Only turkeys take guns to a bar district.
Getting back to guns, we’re not so thrilled at the Wild West sight of a dozen gun-rights activists waving semi-automatic rifles and shotguns at a last-minute rally in the parking lot of a Stockyards bar. That’s exactly what happened Jan. 31 at the impromptu “Open Carry Gun Walk.” The rally was ostensibly staged to support a (failed) bill in the Texas Legislature to allow people with concealed handgun permits to display their weapons openly. When reporters showed up, however, the march predictably devolved into an orgy of Obama-bashing. Its substance was flat-out untrue –– the president has never proposed seizing guns that have been lawfully obtained by citizens. But the heady mix of right-wing paranoia, assault-style weapons, and maybe –– just maybe –– some pre-rally happy hour drink specials earns this gun-happy group a big noisy bird.
A fig leaf for shade
A contractor hired by the City of Fort Worth cut down a huge elm tree on Brian Bentley’s property last summer because the trees roots were believed to have been damaged fatally when the city installed a new street, sidewalks, and curbs in the neighborhood. The contractor didn’t have the permit required by the city’s own ordinance to cut down a tree of such size and significance (106 inches around, which would put its age at roughly 135 years). Such a giant, beloved by neighbors for its shade and beauty, couldn’t really be replaced — but then again, the city barely tried. Officials e-mailed an apology and offered to plant — hold onto your hat — two saplings measuring 3 inches in diameter and would do even that much only if Bentley signed a waiver releasing the city from all other damages. Bentley refused and used the city’s own ordinances to determine that he was owed $13,000 for the unauthorized tree removal. A year later, they’re still wrangling over it. For acting as if they’re above their own laws, Fort Worth bureaucrats receive a brown turkey fig tree. Eventually, it may produce leaves big enough to cover their embarrassment.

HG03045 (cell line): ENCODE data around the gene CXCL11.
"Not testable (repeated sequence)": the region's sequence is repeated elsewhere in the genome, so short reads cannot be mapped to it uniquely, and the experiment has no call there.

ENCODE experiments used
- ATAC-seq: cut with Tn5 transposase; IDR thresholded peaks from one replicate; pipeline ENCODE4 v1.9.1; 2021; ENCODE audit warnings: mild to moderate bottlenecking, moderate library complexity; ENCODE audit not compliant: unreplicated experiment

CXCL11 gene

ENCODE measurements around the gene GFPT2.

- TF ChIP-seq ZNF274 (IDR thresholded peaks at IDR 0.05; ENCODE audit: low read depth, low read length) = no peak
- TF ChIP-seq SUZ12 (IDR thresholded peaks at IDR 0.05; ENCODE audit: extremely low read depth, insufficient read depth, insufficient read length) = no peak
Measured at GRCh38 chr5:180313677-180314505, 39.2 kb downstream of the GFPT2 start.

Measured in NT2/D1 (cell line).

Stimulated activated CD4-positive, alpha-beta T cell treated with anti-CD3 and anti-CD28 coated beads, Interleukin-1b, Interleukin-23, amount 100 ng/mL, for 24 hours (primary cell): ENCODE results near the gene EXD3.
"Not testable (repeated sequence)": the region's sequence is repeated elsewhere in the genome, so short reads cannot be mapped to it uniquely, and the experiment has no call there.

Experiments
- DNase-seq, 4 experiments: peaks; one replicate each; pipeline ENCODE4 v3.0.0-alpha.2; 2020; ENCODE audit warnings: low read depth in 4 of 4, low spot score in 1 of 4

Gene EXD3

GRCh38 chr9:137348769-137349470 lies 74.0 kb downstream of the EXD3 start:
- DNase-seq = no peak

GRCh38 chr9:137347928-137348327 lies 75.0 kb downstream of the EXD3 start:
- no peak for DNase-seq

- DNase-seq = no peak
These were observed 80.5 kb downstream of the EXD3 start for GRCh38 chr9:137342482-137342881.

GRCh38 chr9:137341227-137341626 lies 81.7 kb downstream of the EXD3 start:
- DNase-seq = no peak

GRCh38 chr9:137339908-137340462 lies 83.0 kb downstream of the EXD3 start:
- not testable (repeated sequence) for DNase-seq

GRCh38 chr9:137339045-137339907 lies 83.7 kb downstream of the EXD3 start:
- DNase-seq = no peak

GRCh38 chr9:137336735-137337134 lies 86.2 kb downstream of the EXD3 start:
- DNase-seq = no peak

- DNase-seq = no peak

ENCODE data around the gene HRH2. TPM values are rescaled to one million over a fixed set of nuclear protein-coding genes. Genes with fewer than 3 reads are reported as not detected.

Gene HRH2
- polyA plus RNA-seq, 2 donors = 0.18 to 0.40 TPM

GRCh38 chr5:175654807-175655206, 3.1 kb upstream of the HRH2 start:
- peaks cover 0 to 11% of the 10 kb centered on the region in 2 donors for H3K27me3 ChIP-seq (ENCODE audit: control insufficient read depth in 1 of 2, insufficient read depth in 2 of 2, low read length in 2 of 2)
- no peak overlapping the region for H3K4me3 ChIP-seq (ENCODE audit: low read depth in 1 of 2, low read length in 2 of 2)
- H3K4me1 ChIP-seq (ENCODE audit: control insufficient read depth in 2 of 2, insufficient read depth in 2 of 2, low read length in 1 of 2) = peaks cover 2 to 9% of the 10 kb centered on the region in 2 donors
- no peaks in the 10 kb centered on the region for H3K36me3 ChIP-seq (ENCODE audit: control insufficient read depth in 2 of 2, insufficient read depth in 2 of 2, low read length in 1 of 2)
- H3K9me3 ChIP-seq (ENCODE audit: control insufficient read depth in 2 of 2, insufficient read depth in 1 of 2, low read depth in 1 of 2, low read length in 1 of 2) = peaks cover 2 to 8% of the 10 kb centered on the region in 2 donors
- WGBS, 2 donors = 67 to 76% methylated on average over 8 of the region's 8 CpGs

Yes, officer, I was looking up with my mouth open while it rained.
You’d think the lieutenant governor would know that police stations record phone conversations. But that didn’t stop David Dewhurst from calling Allen police in August and trying to use his position and power to bully a police sergeant into giving special treatment to one of Dewhurst’s relatives (that is, if a “stepniece-in-law” is a relative). The police sergeant tactfully stood his ground, much to the growing consternation of Dewhurst, who appears accustomed to people asking “how high” when he says “jump.” A couple of months later, Dewhurst was speaking with a group of Houston Republicans and joked about the call, saying it’s “far better to talk to police officers in person than on the phone.” Well, that’s one lesson for the politician to learn. Another would be to not seek special favors. … You can stop laughing now.